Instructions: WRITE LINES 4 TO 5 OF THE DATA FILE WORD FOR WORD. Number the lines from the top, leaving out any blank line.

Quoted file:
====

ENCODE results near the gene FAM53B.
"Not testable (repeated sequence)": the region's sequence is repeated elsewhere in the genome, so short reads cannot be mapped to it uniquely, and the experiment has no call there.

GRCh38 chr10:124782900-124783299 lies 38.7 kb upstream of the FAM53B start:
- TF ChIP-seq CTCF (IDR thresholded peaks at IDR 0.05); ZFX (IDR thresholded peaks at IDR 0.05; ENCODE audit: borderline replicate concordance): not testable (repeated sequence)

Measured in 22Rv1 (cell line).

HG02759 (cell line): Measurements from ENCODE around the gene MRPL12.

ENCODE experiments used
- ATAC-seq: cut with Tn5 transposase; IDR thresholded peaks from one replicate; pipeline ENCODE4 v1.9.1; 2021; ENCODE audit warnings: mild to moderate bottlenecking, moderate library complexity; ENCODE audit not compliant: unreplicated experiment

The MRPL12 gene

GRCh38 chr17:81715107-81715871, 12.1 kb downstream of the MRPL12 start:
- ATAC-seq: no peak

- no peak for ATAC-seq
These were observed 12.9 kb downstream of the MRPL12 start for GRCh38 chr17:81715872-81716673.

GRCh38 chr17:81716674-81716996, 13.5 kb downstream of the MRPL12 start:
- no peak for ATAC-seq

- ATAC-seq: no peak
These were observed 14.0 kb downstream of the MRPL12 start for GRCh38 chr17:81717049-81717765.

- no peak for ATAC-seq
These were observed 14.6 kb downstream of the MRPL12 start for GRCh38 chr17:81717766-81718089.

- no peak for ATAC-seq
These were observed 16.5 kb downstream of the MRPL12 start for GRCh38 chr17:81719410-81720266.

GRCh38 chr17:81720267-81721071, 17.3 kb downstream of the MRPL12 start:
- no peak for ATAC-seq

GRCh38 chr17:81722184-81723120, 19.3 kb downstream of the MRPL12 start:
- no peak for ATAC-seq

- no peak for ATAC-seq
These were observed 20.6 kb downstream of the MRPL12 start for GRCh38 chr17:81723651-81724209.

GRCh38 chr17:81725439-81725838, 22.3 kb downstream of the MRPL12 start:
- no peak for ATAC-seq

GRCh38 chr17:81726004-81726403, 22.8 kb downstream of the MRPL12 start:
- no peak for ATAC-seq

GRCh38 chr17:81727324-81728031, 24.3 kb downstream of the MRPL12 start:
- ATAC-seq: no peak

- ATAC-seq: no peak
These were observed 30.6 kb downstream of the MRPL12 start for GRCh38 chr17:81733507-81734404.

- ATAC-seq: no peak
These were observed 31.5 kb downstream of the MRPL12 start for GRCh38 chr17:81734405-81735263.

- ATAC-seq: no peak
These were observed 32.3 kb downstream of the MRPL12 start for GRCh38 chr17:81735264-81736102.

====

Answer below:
- TF ChIP-seq CTCF (IDR thresholded peaks at IDR 0.05); ZFX (IDR thresholded peaks at IDR 0.05; ENCODE audit: borderline replicate concordance): not testable (repeated sequence)

Measured in 22Rv1 (cell line).